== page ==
After several weeks of doing absolutely nothing except watching movies, suffering through increasingly painful physical therapy sessions, and generally just being in a foul mood, I had the opportunity to test out my new knee in Ocean City, MD this past weekend. Having conquered such daunting obstacles as staircases and uneven pavement, I figured it was time to see how my zombie knee would hold up to a night out in the seediest place on Earth. I had gone to see my doctor before leaving for the ocean, and he told me that I could start weaning myself off of my brace. I told him that was terrific news, and decided not to tell him that I hadn’t worn it for over a week. By that point, I really only wore my brace to physical therapy and the doctor’s office so that they wouldn’t yell at me. I’m fully aware that this is not standard protocol, but I figured that if I could get around just fine without my brace in therapy, then wearing it everywhere else was counterproductive. Also, I hated it with a fiery passion.
During my visit to the doctor we also set the date for my next knee surgery, which is going to be August 30th. Unfortunately, I’m going to basically have to start all over again at that point because my left knee needs an ACL too. So it looks like it’s back to sitting down in the shower in a percocet-induced haze come August.
Back to my Ocean City story; my zombie knee held up extremely well, though I got pretty tired walking 30 blocks home from a bar at 2:30 am, and my dancing that night could probably be best described as “wooden.” Now, I’m no Michael Jackson to begin with, but when you take away my ability to bend at the knee, my dancing ability immediately goes from “sub-standard” to “atrocious.” This led to an awkward moment where I felt I owed an explanation/apology to a girl I was “dancing” with. The music was eardrum-burstingly loud, so I had to scream in her face “I JUST HAD SURGERY!!” which, of course, she couldn’t hear. So then I pointed at my nasty purple scar and I saw her mouth the words “that’s gross.”
After a while she scurried off with her friends, who I’m sure were happy to see her escape from the creepy guy on the dance floor barely moving and showing off his gross scar to everyone. And that’s not an exaggeration; I show my scar to literally everybody I know. This is partly because I’ve taken the expression “chicks dig scars” way too much to heart, and also because I actually think mine are pretty badass. I mean, my leg was sliced open, tissue was ripped out of it and replaced with a dead guy’s zombie tissue, and now I’m walking around with it. I’m sorry, but I think that’s pretty amazing.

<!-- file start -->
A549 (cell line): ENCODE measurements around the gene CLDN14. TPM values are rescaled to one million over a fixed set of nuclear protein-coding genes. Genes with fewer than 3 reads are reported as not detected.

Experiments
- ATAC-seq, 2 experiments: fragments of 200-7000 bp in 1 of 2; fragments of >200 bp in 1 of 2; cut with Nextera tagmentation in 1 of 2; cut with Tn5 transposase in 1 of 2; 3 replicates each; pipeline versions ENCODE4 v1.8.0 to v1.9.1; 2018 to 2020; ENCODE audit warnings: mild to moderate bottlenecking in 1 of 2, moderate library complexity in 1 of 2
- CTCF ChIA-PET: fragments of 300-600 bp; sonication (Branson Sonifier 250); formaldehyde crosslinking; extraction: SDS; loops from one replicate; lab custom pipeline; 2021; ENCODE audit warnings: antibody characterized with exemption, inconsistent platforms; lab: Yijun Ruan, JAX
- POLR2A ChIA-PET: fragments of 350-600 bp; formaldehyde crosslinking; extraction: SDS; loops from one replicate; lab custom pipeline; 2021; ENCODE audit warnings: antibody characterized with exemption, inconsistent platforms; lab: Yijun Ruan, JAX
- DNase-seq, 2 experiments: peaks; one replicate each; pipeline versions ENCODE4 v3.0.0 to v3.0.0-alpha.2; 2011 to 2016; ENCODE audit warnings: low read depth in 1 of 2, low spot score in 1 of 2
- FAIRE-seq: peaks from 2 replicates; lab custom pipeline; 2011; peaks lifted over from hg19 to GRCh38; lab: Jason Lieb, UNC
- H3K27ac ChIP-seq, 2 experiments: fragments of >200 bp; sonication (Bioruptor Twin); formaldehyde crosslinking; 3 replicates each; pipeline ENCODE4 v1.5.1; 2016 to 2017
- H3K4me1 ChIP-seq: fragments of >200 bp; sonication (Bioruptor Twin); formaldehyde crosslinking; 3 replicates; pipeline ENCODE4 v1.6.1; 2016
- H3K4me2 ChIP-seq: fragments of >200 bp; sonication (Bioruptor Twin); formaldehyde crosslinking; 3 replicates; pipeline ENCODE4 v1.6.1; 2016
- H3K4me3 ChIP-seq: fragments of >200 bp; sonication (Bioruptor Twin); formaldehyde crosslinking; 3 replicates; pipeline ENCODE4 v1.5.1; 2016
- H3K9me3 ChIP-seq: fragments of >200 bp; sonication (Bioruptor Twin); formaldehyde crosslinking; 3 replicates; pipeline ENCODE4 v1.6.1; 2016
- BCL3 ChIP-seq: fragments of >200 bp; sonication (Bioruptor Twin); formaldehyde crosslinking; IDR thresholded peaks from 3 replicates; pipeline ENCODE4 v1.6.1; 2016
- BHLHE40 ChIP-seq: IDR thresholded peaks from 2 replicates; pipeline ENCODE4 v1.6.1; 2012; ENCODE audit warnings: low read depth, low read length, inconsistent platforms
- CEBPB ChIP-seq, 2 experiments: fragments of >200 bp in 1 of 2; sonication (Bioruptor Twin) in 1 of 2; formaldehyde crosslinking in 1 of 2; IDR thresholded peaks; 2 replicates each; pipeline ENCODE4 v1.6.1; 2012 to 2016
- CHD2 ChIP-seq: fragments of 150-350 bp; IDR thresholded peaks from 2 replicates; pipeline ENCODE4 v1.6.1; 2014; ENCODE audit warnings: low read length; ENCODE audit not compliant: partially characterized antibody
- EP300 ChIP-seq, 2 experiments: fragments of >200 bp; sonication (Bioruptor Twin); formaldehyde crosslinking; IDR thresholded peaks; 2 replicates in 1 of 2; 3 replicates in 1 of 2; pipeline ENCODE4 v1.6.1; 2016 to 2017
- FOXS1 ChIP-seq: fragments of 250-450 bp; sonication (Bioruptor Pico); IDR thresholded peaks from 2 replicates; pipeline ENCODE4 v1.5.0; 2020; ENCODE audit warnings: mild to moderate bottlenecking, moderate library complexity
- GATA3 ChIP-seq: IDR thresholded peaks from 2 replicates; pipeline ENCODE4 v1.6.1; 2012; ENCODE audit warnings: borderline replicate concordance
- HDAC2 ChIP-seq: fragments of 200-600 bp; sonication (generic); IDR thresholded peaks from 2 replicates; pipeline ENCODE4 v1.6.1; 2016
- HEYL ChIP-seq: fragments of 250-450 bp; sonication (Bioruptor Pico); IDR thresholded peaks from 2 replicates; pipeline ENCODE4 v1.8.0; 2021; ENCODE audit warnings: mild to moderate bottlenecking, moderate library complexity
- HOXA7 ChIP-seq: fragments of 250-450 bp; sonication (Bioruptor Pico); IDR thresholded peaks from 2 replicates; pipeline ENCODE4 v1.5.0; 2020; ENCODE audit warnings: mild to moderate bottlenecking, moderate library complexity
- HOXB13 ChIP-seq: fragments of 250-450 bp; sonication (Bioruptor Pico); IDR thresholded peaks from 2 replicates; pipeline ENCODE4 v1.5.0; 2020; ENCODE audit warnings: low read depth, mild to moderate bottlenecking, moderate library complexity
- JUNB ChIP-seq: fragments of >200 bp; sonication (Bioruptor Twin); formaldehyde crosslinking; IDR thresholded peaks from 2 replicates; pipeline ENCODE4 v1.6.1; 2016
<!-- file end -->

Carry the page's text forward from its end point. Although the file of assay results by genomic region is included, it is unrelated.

Speaking of amazing things, I’ve been receiving bills and explanations of benefits from the hospital, my doctor, and my insurance company. After adding up all the bills associated with this surgery, I have calculated that my new knee is worth roughly $25,000. For reference, you can buy a middle-of-the-line automobile for less than that.
In a way, this makes my knee the single most valuable thing that I own. Actually, I doubt all of my other worldly possessions put together are worth 25 grand. Thankfully, I have pretty good healthcare coverage so I’m only paying a very small percentage of those 25 G’s, which is lucky for me because I would have to rob at least 3 banks and several convenience stores to be able to pay off that kind of a hospital bill. And my getaway from those robberies surely wouldn’t be speedy since my current top hobbling velocity is only slightly faster than that of an average nursing home resident.
Actually, I’m progressing pretty quickly with physical therapy and I honestly think that I can get back to playing sports in about 5 more months, as opposed to the 7 more months that my doctor originally predicted for me. Rehab is really just a matter of how hard you’re willing to work and how much pain you can tolerate while doing said hard work. There are obviously other factors to consider, but work ethic and pain tolerance are probably the most important. Knowing that, I think I’ll be just fine after a few more months.